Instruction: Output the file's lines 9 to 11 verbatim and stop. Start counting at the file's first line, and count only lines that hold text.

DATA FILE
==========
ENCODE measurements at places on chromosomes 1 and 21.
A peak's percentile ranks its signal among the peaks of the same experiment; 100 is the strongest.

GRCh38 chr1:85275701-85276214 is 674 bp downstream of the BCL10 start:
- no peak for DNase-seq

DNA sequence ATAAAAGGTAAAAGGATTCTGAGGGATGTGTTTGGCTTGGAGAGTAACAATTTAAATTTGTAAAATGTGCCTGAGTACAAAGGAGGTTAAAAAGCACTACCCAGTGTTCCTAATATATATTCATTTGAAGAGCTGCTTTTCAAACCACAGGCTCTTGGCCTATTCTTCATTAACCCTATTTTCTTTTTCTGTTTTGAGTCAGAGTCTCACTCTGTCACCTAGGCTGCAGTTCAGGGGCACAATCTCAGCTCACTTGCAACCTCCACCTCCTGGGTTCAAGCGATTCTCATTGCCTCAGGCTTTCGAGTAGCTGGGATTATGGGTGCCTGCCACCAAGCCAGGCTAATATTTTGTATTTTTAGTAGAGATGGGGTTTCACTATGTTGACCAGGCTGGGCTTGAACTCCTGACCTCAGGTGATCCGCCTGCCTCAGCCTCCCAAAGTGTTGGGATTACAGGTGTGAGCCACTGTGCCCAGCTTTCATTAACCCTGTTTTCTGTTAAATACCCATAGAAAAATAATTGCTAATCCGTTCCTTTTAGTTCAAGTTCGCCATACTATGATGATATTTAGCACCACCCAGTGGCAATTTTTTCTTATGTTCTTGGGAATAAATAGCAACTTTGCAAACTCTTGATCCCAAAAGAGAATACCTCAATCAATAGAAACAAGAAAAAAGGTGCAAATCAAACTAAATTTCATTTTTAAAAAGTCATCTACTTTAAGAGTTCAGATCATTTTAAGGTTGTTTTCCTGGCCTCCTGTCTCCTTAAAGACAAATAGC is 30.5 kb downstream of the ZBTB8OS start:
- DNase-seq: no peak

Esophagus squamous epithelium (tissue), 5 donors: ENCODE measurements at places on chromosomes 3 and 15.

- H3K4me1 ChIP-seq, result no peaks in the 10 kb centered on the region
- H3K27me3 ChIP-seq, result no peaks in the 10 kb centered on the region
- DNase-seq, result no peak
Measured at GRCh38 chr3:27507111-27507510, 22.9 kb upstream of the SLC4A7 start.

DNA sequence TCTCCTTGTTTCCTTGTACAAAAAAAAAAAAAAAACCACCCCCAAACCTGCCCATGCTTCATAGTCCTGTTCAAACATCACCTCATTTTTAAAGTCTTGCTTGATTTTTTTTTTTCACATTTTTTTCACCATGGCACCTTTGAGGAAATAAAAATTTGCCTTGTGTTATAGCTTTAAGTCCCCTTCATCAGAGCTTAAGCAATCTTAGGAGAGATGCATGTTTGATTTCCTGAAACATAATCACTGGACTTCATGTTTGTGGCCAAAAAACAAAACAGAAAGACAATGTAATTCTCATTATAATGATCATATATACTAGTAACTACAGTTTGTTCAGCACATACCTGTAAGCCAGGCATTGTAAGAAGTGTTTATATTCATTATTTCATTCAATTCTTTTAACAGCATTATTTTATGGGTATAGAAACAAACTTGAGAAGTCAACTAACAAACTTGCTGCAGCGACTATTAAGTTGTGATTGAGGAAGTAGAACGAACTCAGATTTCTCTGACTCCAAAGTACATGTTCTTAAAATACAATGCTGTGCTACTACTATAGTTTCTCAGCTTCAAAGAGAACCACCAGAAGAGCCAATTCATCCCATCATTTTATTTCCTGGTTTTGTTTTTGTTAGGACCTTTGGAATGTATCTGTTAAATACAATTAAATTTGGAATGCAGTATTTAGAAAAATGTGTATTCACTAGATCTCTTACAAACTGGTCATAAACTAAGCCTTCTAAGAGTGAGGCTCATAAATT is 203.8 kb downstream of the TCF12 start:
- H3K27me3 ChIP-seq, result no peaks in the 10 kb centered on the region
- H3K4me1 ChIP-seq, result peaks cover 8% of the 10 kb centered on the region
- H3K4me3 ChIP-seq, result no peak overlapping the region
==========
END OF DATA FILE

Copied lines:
- H3K27me3 ChIP-seq, result no peaks in the 10 kb centered on the region
- DNase-seq, result no peak
Measured at GRCh38 chr3:27507111-27507510, 22.9 kb upstream of the SLC4A7 start.